Victorian Mourning Culture: What Was It?

The Victorian Age, which roughly corresponds to Queen Victoria’s reign in England (1837-1901), was a time of many elaborate cultural rituals and societal expectations. From birth to marriage to social calls, many men and women acted in roles expected of them in society. Death and “mourning”, the time spent in grief over a death, was no exception. The Cult of Domesticity – a Victorian social system for the middle and upper class that emphasized femininity and specified a woman’s sphere of influence to the home and family, designating the greater world as the man’s sphere – heavily influenced mourning practices during the late 19th century. This culture of mourning will be explored throughout the month of October in a series of blog posts.

Handkerchief (H 21190) from circa 1867.  Item ranging from handkerchiefs to stationary were given dark borders to indicate that the user was in mourning.

Handkerchief (H 21190) from circa 1867. Item ranging from handkerchiefs to stationery were given dark borders to indicate that the user was in mourning.

How did this culture of mourning start?

The simple answer to this is one familiar today, the public followed the mannerism of a famous figure. Funerals were already elaborate and used as a way to display a family’s wealth. The death of Prince Albert, Queen Victoria’s husband, in 1861, and her subsequent mourning practices drastically increased the prevalence of such practices in both in the British Empire and in America. Queen Victoria plunged herself into “mourning”, only wearing black and refusing to leave her estates for years. She insisted on keeping her husband’s rooms intact as when he was alive and commissioning dozen of statues to be made of him.

Parasol (H 75792) from 1850-1875.  When in morning, parasols would be black and have limited decoration in jet, expressing that the woman using it was in mourning.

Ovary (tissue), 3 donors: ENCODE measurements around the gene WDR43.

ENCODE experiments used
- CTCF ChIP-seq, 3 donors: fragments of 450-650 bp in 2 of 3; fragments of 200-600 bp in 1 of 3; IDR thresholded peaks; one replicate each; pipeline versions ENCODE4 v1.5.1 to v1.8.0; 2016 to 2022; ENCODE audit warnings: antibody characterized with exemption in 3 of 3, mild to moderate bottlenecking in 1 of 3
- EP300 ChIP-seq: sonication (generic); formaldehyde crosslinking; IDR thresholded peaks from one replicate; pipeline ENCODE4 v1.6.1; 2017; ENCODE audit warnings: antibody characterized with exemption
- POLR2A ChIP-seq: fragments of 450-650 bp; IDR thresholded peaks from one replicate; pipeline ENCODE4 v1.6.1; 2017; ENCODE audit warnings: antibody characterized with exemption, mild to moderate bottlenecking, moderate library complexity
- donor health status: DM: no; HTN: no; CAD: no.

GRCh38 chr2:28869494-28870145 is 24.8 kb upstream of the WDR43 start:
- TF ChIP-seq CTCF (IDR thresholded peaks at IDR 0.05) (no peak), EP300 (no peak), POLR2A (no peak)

Parasol (H 75792) from 1850-1875. When in morning, parasols would be black and have limited decoration in jet, expressing that the woman using it was in mourning.

While Queen Victoria and a select minority of women chose to stay in mourning for the rest of their lives, for the rest of the public, there were set expectations as to how long it was proper to mourn. This varied depending on the relationship with the deceased. For example, a first cousin would warrant between six weeks and three months of time spent in mourning, whereas a husband would be mourned for two and a half years. These rules for lengths of time were varied and complicated, prompting help manuals to be published in ladies’ magazines to ensure they were following the correct protocol for the death of their loved ones. These manuals also included what was appropriate to wear, how the mourner should act, and when it was appropriate to move through the various stages of mourning. These magazines had advertisements for mourning clothing, accessories, and popular forms of memorialization. Books, such as A History of Mourning, published in 1890, contextualized the idea of mourning to largely middle and upper-class women, justifying seemingly bizarre traditions by connecting them to historical events of the past. Today, these magazine, manuals, books, and advertisements help historians and curators figure out the culture of mourning and the importance of the material culture left behind.

Hair comb (H 80253) from the 1890s.  Jet stones, like those featured on this comb, were one of the few decorations allowed on mourning attire.

Hair comb (H 80253) from the 1890s. Jet stones, like those featured on this comb, were one of the few decorations allowed on mourning attire.

Check back throughout the month to learn more about the differences in male and female mourning, the various accessories and popular forms of memorializing, and how this culture of morning changed throughout the centuries.

Caitlin Smith, History Collections Intern

 

 

Sources:

MacKethan, Lucinda. “The Cult of Domisticity.” America in Class: from the National Humanities Center. 2014. http://americainclass.org/the-cult-of-domesticity/.
National Park Service. “The Custom of Mourning During the Victorian Era.” National Park Service (2011): 1-5.

http://www.nps.gov/jofl/historyculture/upload/MourningArticle2011.rtf.
Taylor, Lou. Mourning Dress: A Costume and Social History. London: George Allen and Unwin, 1983.

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